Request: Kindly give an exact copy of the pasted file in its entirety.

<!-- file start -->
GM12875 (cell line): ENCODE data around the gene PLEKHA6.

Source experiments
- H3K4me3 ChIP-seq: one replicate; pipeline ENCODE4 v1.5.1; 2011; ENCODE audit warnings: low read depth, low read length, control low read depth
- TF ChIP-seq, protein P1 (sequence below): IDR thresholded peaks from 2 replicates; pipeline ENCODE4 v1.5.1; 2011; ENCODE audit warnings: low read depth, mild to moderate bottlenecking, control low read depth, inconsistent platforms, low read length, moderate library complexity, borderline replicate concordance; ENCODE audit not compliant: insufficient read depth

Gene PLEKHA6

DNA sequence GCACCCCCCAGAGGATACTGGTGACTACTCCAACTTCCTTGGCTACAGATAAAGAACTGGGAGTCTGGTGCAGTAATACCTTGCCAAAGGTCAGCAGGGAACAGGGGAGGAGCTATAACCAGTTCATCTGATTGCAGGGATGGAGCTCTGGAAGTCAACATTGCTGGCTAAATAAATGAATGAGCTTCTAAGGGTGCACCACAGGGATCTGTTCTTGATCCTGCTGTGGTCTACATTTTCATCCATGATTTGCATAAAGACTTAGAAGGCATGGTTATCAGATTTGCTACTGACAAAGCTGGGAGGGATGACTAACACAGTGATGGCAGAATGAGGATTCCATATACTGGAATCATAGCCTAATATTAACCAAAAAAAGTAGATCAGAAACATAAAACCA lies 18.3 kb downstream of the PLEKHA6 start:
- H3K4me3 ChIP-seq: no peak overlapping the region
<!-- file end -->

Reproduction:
GM12875 (cell line): ENCODE data around the gene PLEKHA6.

Source experiments
- H3K4me3 ChIP-seq: one replicate; pipeline ENCODE4 v1.5.1; 2011; ENCODE audit warnings: low read depth, low read length, control low read depth
- TF ChIP-seq, protein P1 (sequence below): IDR thresholded peaks from 2 replicates; pipeline ENCODE4 v1.5.1; 2011; ENCODE audit warnings: low read depth, mild to moderate bottlenecking, control low read depth, inconsistent platforms, low read length, moderate library complexity, borderline replicate concordance; ENCODE audit not compliant: insufficient read depth

Gene PLEKHA6

DNA sequence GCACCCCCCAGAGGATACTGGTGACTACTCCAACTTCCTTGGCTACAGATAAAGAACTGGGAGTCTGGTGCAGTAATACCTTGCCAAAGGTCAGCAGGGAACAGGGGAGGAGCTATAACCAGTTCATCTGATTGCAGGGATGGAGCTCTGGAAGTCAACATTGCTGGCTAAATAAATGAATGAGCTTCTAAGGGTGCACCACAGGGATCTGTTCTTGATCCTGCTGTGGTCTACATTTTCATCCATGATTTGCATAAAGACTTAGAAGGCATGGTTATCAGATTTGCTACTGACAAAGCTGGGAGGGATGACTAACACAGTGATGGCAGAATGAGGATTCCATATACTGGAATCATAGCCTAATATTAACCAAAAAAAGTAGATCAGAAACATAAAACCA lies 18.3 kb downstream of the PLEKHA6 start:
- H3K4me3 ChIP-seq: no peak overlapping the region